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A Local’s Guide to Naples, Italy • The Blonde Abroad

Ciao! My name is Madelaine So, a military spouse travel blogger based in Naples, Italy. I write about travel guides to dream destinations and tips for living abroad.

In this post, I’m going to share a local’s guide to Naples, Italy. Including sights to see, things to do, areas to stay, and how to get around this bustling city.

Naples is a popular cruise port destination in the Mediterranean. But did you know that thousands of Americans actually call Naples home?

Thanks to the military base here, I happen to be one of the lucky ones with this opportunity! I have been living in Naples for 3 years now. While here, I worked as a USO Specialist to provide troops with local and travel information.

Naples is described as a “Beautiful woman with dirty feet,” because of its rough first impression. But if you know where to go, this city is full of life with great stories to tell. And I’d love to share the best of it with you.

Here’s my local’s guide to exploring Naples, Italy!

The Best Time to Visit

It’s best to visit Naples between April-May and September-October to balance good weather and less crowds. This also makes it a great time to find lower rates for lodging.

Try to avoid the summer season because it gets very hot and crowded. Especially during August when most people are on holiday. The winter season (except for December) is fairly empty, but it’s also the rainiest time of the year.

Basilica of San Francesco da Paola at main square

Where to Stay

Via Medina

Via Medina is a great location in the bustling heart of Naples. Most of the city’s sights are within walking distance from this area. It’s also a good hub to access public transport.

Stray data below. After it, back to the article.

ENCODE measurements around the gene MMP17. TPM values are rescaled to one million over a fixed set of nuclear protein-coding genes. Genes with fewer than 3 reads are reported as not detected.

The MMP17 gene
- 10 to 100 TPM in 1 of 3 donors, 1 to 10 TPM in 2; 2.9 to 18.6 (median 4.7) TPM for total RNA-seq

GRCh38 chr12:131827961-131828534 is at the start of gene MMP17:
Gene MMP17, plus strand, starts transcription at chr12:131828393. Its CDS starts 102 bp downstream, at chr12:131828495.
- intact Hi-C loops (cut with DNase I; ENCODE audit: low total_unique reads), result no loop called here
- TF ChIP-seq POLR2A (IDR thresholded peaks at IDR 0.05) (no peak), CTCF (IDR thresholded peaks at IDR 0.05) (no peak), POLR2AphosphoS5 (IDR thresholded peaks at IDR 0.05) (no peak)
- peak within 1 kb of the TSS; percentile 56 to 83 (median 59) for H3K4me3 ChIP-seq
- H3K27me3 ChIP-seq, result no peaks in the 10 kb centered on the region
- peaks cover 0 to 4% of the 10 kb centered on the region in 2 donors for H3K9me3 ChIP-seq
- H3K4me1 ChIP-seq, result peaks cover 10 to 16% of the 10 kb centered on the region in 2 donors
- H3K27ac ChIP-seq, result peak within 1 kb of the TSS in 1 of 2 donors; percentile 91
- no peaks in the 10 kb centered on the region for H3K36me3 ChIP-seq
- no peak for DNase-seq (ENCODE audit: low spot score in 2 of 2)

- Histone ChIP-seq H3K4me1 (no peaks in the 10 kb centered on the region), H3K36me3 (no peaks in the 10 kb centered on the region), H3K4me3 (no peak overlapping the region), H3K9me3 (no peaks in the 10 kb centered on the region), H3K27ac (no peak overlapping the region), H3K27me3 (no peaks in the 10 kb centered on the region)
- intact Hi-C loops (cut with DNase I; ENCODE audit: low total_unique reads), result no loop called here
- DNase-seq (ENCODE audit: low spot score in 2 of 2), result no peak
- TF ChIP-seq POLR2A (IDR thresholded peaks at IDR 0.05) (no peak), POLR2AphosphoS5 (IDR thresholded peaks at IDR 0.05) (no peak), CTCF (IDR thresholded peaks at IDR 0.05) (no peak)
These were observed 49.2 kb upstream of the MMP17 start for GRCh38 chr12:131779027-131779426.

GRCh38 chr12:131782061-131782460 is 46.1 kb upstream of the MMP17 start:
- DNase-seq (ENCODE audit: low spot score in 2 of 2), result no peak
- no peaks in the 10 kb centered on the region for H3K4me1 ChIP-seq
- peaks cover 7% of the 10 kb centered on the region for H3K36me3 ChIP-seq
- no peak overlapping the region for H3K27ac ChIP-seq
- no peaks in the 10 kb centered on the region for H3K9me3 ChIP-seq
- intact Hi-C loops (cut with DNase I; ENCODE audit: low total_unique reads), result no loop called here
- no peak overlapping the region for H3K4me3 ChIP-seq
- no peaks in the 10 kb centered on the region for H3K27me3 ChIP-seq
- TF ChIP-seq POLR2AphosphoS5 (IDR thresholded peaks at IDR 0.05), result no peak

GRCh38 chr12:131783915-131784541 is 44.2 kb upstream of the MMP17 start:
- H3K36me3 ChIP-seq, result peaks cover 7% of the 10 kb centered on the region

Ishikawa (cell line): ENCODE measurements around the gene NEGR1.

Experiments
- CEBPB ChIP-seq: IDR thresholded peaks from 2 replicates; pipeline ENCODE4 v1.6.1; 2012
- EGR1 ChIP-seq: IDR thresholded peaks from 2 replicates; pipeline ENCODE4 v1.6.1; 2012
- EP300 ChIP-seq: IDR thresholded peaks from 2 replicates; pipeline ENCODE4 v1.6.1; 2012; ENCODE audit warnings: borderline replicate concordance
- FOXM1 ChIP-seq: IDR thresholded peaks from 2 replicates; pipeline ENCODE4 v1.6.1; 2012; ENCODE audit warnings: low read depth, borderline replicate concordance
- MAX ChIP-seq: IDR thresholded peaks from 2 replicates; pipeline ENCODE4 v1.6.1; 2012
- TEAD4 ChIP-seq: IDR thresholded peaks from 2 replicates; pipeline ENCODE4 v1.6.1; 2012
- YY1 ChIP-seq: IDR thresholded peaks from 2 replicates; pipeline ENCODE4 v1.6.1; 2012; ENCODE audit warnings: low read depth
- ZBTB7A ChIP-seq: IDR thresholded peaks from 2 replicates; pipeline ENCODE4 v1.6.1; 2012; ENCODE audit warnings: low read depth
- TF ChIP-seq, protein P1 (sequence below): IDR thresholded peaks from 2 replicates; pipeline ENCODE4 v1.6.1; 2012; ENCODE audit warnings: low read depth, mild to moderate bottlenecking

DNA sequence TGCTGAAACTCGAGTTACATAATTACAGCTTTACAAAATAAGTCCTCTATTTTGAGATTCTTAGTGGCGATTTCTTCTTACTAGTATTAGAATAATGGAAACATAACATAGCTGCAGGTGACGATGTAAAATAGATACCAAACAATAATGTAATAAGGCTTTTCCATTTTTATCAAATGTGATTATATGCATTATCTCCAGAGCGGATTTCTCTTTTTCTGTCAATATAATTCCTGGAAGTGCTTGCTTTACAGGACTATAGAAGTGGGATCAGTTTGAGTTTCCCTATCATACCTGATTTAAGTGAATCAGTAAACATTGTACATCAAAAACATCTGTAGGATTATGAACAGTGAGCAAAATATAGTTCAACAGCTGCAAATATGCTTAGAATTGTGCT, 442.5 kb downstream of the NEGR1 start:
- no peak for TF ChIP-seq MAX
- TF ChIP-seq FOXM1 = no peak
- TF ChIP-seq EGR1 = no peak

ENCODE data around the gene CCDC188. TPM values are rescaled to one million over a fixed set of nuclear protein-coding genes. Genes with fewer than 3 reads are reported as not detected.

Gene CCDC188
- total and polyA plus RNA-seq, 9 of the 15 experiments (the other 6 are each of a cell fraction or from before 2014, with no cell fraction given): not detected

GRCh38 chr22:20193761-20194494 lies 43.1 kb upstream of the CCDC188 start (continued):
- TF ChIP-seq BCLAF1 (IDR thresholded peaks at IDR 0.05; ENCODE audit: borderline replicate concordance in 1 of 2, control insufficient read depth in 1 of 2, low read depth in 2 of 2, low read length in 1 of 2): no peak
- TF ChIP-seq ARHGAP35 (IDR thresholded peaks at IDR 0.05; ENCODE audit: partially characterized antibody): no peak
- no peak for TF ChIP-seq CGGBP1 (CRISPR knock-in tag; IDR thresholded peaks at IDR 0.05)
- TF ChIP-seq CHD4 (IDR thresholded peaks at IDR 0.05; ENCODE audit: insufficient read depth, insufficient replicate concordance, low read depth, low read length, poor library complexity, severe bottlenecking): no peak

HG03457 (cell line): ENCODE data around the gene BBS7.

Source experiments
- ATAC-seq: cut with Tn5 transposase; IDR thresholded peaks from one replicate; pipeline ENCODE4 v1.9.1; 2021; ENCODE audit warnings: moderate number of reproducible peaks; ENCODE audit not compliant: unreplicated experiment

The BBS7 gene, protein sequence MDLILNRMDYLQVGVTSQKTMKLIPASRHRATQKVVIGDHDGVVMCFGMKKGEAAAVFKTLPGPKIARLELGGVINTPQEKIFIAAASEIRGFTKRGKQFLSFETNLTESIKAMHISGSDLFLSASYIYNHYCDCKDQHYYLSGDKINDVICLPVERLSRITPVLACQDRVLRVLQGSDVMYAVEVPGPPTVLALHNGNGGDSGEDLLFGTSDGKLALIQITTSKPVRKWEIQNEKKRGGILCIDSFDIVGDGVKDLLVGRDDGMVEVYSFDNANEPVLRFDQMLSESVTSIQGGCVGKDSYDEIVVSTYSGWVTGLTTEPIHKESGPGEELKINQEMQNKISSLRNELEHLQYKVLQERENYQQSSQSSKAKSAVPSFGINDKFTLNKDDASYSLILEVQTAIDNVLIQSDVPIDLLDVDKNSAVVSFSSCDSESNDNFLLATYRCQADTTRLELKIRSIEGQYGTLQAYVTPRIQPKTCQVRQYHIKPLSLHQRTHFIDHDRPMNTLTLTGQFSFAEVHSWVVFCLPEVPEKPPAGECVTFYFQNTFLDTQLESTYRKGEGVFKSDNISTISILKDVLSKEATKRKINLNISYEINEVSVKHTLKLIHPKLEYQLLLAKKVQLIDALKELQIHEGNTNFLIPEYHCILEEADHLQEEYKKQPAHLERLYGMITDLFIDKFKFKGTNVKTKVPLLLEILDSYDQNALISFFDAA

Santa Lucia

Santa Lucia is the most beautiful area to stay with amazing views of the Naples Bay. It’s within walking distance to the main piazza, port, and castles. It’s also surrounded by romantic restaurants and cafes. Because of its great location and seafront views, this area is a hub for luxury hotels at higher rates.

Transportation

There are plenty of ways to get around Naples including buses, subways, trains, funiculars, and taxis. The ANM public transport system is low-cost and useful, but it’s easy to get confused with so many choices. So, it’s a good idea to plan your route in advance by visiting their website.

A €3.50 day pass ticket is a great option for unlimited rides on all ANM routes within the city. You can buy tickets at bus terminals, tobacco shops, and newsstands. Remember to validate your ticket when you hop on board.

There’s also the red Alibus which routes between the airport, central train station, and port. It runs every 20 minutes and a €5 one-way ticket can be bought directly on the bus.

Taxis are another way to get around, but it’s very expensive. A city-licensed taxi will have a Naples crest and number. Make sure the meter is turned on or agree on a price before hopping in the car.

What To Do & Local Highlights

Check Out Galleria Umberto I

The architecture of this 19th-century shopping center is just stunning. It’s decorated with sculptures and murals under a huge glass dome ceiling.

The elegant design is quite the contrast from the chaotic streets outside. So I like to go here when I need to take a break from the city.

But as a local, the real reason to stop by is for a sfogliatella at Mary. It’s the best pastry shop for fresh sweets in town.

Explore Underground Tunnels

Did you know there’s a whole network of underground tunnels underneath the city? This is my favorite way to learn and experience the history of Naples. These tunnels journey through time as an aqueduct, bomb shelter, escape route, and even storage for impounded cars.

The Naples Underground entrance is at Piazza San Gaetano and the Bourbon Tunnel is at Vico del Grottone.

Kayak at Posillipo

Posillipo is a peaceful, seafront neighborhood in Naples. Here you can experience the city from the water by renting a kayak at Kayak Napoli. You’ll even spot some Roman ruins along the way.

Visit a Museum, Monument, or Castle

Naples has several historical sights to visit. Some of my favorite ones are the Royal Palace, San Gennaro Catacombs, and the Archaeological Museum. The castles are better seen from the outside, but Castel Sant’Elmo does offer great views of the city.

Watch a Show at the San Carlo Opera House

What better way to experience opera than in the country where it all started? The oldest working opera house in the world is right here in Naples. Watching a show in this gorgeous venue is truly an amazing experience! Tickets can be booked directly on their website.